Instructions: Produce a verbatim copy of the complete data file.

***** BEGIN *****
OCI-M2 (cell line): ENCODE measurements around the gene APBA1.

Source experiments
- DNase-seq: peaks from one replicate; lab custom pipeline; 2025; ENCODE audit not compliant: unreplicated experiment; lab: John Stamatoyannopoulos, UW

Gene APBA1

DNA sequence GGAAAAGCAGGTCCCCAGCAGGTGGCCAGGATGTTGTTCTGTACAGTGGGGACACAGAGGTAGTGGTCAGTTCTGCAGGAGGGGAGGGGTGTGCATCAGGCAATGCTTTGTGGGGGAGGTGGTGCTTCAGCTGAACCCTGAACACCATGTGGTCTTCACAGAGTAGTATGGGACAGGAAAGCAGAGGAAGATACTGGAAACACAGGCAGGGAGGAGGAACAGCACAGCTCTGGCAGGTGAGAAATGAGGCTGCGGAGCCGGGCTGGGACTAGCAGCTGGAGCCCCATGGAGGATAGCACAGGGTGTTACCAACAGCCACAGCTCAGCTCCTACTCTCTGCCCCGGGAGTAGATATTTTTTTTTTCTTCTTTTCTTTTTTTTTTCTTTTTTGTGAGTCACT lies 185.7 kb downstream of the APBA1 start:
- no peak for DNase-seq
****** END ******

OCI-M2 (cell line): ENCODE measurements around the gene APBA1.

Source experiments
- DNase-seq: peaks from one replicate; lab custom pipeline; 2025; ENCODE audit not compliant: unreplicated experiment; lab: John Stamatoyannopoulos, UW

Gene APBA1

DNA sequence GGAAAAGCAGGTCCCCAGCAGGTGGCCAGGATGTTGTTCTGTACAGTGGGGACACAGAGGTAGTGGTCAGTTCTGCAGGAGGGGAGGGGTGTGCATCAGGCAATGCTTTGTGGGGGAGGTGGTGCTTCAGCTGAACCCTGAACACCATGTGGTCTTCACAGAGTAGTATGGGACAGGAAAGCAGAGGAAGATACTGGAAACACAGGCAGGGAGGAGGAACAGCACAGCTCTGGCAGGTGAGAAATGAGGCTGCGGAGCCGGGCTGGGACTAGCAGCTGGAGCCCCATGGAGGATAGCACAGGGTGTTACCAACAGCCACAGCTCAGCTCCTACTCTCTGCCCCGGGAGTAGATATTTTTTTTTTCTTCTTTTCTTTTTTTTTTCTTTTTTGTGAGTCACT lies 185.7 kb downstream of the APBA1 start:
- no peak for DNase-seq